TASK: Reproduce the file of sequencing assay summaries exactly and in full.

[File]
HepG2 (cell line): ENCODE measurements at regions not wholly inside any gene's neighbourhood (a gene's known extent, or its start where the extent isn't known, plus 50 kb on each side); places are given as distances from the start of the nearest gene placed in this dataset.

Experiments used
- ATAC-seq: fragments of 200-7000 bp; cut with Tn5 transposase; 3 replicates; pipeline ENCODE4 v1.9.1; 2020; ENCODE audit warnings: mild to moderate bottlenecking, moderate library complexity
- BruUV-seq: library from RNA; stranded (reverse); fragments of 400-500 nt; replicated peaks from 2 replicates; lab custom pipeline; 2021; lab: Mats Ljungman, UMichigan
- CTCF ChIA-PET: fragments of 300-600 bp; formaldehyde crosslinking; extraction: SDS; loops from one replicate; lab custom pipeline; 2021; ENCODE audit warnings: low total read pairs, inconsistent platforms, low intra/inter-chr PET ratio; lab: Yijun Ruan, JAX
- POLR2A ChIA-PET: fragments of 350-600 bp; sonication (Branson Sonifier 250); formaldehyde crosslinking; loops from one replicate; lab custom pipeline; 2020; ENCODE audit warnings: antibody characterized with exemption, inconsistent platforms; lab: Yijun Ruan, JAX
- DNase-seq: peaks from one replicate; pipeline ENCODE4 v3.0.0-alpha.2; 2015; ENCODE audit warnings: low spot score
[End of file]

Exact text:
HepG2 (cell line): ENCODE measurements at regions not wholly inside any gene's neighbourhood (a gene's known extent, or its start where the extent isn't known, plus 50 kb on each side); places are given as distances from the start of the nearest gene placed in this dataset.

Experiments used
- ATAC-seq: fragments of 200-7000 bp; cut with Tn5 transposase; 3 replicates; pipeline ENCODE4 v1.9.1; 2020; ENCODE audit warnings: mild to moderate bottlenecking, moderate library complexity
- BruUV-seq: library from RNA; stranded (reverse); fragments of 400-500 nt; replicated peaks from 2 replicates; lab custom pipeline; 2021; lab: Mats Ljungman, UMichigan
- CTCF ChIA-PET: fragments of 300-600 bp; formaldehyde crosslinking; extraction: SDS; loops from one replicate; lab custom pipeline; 2021; ENCODE audit warnings: low total read pairs, inconsistent platforms, low intra/inter-chr PET ratio; lab: Yijun Ruan, JAX
- POLR2A ChIA-PET: fragments of 350-600 bp; sonication (Branson Sonifier 250); formaldehyde crosslinking; loops from one replicate; lab custom pipeline; 2020; ENCODE audit warnings: antibody characterized with exemption, inconsistent platforms; lab: Yijun Ruan, JAX
- DNase-seq: peaks from one replicate; pipeline ENCODE4 v3.0.0-alpha.2; 2015; ENCODE audit warnings: low spot score